It's quite the honor to be selected as SIFF's opening-night feature, particularly when Lynn Shelton's Your Sister's Sister is the first genuinely local film ever to launch the fest. (Battle in Seattle, at SIFF '08, was merely shot here by visitors.) Shelton started at SIFF '00 with a documentary short, then brought three features to SIFF in the next nine years—including her 2009 breakout Humpday, which got a national release and earned Shelton a guest-directing shot on Mad Men. And in the weeks before this year's fest, she's been filming her latest feature (working title: Touchy Feely) in locations around Seattle. (Yet another movie, with Paul Rudd, is planned for later this year.) So, given her prodigious workload, I decided to spare Shelton the usual kaffeeklatsch and pose a lightning round of questions, which suits her warm, effusive conversational style. ("I tend to ramble . . . ") Answers have been condensed and edited. See page 10 for capsule review and screening details.
SW: Growing up in Seattle, were you a theater geek or movie buff?
Shelton: I think I really identified myself as an artist. I was really shy. I started out as an introvert. I started writing poems when I was 8. When I was 11, I took a clown class! It was at what turned into Seattle Children's Theatre. And that was just a total life-changer. Every class they offered, I would take. I was acting and writing and was a photographer.
When did movies enter the equation?
I always loved film. I think one of the earliest influences for me was Woody Allen. And Monty Python! In high school, I went to the movies a lot. In college, I would see two, three movies a day at the Seven Gables, the Varsity, the Grand Illusion. One of the things I remember really vividly was that the Grand Illusion had a Jean-Luc Godard retrospective. And I was at that theater every day for matinees and double features. I saw them all so close together that they're all kind of one big movie in my head!
What happened at UW drama school and afterward?
My freshman/sophomore years, I was really ambitious—I wanted to be Meryl Streep! But the ambition kind of melted away. After college, I remember thinking I could apply to film school, but it just felt too intimidating. I didn't have the confidence. There was this turning point when I moved to New York. I didn't know anybody. It was really difficult to figure out how to break in. The performing experiences I had were at these kind of downtown cafes. I worked on these very downtown, low-rent productions, building the sets and so on. It was exhausting: I'd be working 10 jobs during the day and then do that at night. I never got an agent. I'd be crushed because I didn't get the audition. As an actor, you're waiting around to be chosen. You're waiting for permission to do your work.
Meanwhile, what was your view of showbiz in the '90s, given that your boyfriend (now husband) Kevin Seal was already in the industry?
He was working for MTV for two years before I moved to New York. He'd come back to Seattle to visit, and we'd go out to movies at the mall. And it was insane! People would recognize him and mob him! And I was like, This is horrible! I remember very distinctly seeing what [fame] was like. That helped to dampen feelings I might've had about being a famous actor. I didn't want any part of that. It was really creepy to me—sort of scary and kind of annoying.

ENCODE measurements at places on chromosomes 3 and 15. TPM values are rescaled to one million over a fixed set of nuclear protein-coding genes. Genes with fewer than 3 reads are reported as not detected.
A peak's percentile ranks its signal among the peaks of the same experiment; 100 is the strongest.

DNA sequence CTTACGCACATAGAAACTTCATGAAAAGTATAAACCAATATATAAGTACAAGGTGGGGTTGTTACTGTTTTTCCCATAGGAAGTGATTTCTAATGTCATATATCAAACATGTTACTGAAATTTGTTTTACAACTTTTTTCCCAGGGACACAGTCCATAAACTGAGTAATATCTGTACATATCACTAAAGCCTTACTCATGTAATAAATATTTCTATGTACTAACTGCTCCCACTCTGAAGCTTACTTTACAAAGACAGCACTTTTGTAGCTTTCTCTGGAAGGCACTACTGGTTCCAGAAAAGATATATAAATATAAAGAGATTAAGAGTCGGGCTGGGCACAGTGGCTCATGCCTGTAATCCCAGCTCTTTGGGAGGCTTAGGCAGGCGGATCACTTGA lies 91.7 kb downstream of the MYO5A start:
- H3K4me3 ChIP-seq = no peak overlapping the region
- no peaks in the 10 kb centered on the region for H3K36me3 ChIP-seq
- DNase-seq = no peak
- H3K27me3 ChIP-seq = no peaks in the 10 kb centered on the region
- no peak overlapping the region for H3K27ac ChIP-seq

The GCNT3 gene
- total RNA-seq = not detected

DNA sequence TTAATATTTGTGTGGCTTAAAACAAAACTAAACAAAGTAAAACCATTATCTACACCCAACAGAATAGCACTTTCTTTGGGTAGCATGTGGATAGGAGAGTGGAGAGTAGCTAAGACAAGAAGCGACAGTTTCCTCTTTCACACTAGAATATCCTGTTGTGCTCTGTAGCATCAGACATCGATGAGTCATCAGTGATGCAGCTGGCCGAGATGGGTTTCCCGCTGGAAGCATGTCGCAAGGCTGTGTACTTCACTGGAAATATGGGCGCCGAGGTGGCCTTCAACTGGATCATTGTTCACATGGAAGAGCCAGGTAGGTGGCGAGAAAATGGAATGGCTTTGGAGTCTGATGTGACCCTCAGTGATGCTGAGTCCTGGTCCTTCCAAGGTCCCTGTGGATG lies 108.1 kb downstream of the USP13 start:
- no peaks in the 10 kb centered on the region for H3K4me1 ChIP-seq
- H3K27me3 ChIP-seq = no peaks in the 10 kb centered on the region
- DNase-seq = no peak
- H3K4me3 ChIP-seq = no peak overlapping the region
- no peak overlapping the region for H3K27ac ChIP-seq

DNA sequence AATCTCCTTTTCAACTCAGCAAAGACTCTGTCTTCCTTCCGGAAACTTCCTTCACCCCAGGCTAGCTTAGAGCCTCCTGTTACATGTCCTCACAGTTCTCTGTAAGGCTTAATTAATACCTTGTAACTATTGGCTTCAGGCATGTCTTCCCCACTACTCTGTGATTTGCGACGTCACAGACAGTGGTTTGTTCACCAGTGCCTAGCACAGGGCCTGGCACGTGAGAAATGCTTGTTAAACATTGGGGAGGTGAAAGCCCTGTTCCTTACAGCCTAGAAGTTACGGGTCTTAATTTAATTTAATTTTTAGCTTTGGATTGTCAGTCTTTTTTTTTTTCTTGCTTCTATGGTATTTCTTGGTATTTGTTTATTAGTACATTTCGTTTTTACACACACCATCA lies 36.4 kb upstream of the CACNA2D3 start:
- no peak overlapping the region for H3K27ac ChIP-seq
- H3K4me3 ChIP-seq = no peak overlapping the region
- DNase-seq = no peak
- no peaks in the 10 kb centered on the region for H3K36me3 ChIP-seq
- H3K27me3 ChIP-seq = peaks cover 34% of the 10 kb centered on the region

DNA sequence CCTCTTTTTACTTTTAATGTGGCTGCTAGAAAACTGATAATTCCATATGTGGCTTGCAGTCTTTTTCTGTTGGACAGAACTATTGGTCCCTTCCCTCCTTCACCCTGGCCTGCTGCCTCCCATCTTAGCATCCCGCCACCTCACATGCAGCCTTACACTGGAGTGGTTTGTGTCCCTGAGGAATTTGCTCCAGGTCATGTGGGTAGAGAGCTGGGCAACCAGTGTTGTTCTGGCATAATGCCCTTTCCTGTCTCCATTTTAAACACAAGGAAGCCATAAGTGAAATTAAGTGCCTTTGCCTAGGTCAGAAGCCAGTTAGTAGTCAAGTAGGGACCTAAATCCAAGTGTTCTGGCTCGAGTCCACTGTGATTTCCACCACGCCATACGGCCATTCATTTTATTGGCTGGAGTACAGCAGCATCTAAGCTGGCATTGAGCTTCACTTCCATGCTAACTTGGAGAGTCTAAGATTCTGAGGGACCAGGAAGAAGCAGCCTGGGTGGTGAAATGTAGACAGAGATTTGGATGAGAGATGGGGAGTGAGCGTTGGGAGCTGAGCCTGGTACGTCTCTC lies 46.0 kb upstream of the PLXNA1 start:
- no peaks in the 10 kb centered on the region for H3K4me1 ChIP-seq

Then you turned more to photography and video. Why?
In the back of my mind, I always wanted to be a visual artist. I was in the darkroom all the time in high school. I would take portraits of people for the yearbook and sort of hide behind the lens. [Photography] allowed me to transfer my addiction. I didn't have to ask permission to make my art. Then I took this video workshop, and it's like, This is my medium! I was approaching film as a painter or a photographer, as a solo artist, doing everything myself. The idea of film as a collaborative art was totally foreign to me.
Did you reach a point after nine years when you were done with New York?
It wasn't shared at all. [Kevin] loved it. He didn't want to leave. For me, when I started in New York, it felt like the energy of the city was feeding me. I was fired up. But by the time we left, it was the opposite. I felt like it was sucking me dry. The only way I could drag him back was that I was literally about eight months pregnant when we drove back across the country.
Is success more meaningful now than it might've been in your 20s?
God, yes, absolutely! It really is. When I applied to grad school in acting, I only applied to NYU. I didn't hear anything from them [after auditioning]. It was horrible! It was crazy-making! I called Rainn Wilson, and he said, 'You were at the top of the waiting list. You came a hairsbreadth from getting in. You were very close.' And I think about that a lot! If I'd gotten in, I can't even begin to imagine where I'd be now. You think about those forks in the road. I thought I wanted this other thing, but I don't ultimately think it would've been a great idea for me. As a director, I've never loved acting more.
After marriage, motherhood, and years of striving, what other perspective on filmmaking have you gained?
I can't wait around for years for a movie to get developed. At the age of 40, I had a very clear sense that I had a certain number of years left on the planet that I did not have at the age of 20 or 25. You're fully grateful and fully aware that you are blessed to discover something that makes you so happy and so fulfilled. You don't want to waste a second. I want to make as many movies as I can. I don't want to be sitting around.